Hours of APA attorneys, economists, and paralegal staff by year (excluding holiday and leave)
This is an Image: 2008-15_ann-2008-27_exb.gif
APA Issue/Industry Coordination Teams
In May 2005, the IRS Chief Counsel announced a series of initiatives to improve APA Program performance. One initiative was to increase specialization within the office by creating teams of select individuals to handle all cases of a particular type. The purpose was to increase efficiency, quality, and consistency.
The APA Program selected five categories of cases for specialization — cases involving cost sharing arrangements, financial products, the semiconductor industry, the automotive industry, and the pharmaceutical industry. These categories were selected because they each had a sufficient number of cases and commonality of issues to warrant their assignment to teams. Cases falling within these five categories have historically accounted for about 40 percent of the APA Program’s case load and more than half of its total case time. At the end of 2007, cases within these five categories account for 43 of the 105 cases pending in the office that were either unilateral APAs or bilateral APAs that had not yet been forwarded to Competent Authority.
Staffing of the coordination teams at the end of 2007 is indicated below.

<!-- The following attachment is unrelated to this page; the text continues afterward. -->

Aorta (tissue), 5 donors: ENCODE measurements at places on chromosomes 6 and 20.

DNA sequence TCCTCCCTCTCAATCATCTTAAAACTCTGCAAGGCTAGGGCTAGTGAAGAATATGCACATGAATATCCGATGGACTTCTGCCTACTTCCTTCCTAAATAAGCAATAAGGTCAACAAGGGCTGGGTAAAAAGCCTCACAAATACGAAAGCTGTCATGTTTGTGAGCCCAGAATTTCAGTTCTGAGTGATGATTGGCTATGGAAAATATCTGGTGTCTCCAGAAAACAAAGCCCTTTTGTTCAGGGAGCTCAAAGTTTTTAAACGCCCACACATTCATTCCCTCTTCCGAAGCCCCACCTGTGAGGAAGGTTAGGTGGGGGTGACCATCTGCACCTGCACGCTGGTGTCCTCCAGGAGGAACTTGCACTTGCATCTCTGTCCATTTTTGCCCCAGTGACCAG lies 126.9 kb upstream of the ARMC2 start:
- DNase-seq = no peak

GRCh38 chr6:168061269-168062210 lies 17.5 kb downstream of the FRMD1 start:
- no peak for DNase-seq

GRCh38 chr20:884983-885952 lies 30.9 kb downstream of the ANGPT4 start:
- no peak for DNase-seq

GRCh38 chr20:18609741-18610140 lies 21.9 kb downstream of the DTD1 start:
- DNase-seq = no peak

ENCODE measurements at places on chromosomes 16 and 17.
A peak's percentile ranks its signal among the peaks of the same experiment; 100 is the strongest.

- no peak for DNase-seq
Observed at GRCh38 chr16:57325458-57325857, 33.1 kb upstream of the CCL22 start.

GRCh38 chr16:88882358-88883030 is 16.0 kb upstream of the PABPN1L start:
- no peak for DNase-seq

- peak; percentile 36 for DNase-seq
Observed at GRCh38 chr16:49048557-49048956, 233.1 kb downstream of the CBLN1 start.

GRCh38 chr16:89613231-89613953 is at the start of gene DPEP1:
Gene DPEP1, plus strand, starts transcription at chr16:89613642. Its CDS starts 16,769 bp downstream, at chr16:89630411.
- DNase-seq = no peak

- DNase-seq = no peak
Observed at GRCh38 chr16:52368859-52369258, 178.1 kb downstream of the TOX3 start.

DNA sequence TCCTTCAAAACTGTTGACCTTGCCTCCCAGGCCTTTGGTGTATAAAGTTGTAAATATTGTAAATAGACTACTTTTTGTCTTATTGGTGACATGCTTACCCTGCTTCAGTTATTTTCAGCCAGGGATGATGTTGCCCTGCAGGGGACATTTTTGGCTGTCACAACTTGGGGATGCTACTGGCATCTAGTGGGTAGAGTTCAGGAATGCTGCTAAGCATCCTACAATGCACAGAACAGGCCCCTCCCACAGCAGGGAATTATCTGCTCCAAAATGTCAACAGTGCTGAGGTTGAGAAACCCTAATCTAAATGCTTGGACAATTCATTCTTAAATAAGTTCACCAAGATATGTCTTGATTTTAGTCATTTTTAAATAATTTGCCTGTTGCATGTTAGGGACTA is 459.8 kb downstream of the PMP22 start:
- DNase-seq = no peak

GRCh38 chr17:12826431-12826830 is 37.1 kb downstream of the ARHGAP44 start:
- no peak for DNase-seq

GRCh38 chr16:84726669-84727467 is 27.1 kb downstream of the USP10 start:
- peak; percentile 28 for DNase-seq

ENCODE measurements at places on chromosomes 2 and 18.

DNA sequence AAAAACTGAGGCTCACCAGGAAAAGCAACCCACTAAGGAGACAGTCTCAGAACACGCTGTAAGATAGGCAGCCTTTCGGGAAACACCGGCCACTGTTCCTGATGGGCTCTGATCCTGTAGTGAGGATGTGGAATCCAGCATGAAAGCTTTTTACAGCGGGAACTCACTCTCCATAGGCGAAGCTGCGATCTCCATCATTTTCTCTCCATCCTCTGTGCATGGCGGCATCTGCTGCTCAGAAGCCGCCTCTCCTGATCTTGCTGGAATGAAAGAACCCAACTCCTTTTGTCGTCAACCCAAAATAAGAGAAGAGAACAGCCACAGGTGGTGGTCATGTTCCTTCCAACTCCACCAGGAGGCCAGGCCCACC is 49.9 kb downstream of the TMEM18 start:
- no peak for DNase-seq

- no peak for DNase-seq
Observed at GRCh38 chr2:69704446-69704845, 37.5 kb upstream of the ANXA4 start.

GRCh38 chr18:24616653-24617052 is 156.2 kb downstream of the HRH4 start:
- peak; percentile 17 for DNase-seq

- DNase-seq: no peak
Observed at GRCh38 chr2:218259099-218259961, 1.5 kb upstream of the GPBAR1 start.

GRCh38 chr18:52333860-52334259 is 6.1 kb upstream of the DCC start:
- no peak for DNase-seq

This is an Image: 2008-15_ann-2008-27_exc.gif
The APA Program is mindful that the purpose of the coordination effort is not to impose the same transfer pricing method on all taxpayers in an industry. The appropriate transfer pricing method remains a case-by-case determination, influenced by numerous factors that are not common to all companies operating in a particular industry. While the coordination effort may result in the APA Program promoting a common approach on some issues where appropriate, the Program expects that the greater industry familiarity developed through the coordination effort will also allow it to develop a more sophisticated understanding of issues that will permit more tailored approaches, thereby promoting more (appropriately) varied results than might otherwise be the case.
APA Training
In 2007, the APA office continued its training activities. Training sessions addressed APA-related current developments, regulatory developments, new APA office practices and procedures, and international tax law issues. APA economists also received training on a new spreadsheet model that performs calculations in a Comparable Profits Method (“CPM”) analysis. This model was built by APA economists and is now routinely used by the APA office when performing CPM analyses. The training materials used for new hires are available to the public through the APA internet site at http://www.irs.gov/businesses/corporations/article/0,,id=96221,00.html.[a] These materials do not constitute guidance on the application of the arm’s length standard and are not to be relied upon or cited as precedent.

[a] Copies of the spreadsheet model referenced in the text are available from the APA Program by calling 202-435-5220 (not a toll-free number) or by writing to Office of Associate Chief Counsel (International), Advance Pricing Agreement Program, Attn: CC:INTL:APA, MA2-266, 1111 Constitution Ave., NW, Washington DC 20224.

APA Program Statistical Data [§ 521(b)(2)(C) and (E)]
The statistical information required under § 521(b)(2)(C) is contained in Tables 1 and 10 below; the information required under § 521(b)(2)(E) is contained in Tables 2 and 3 below: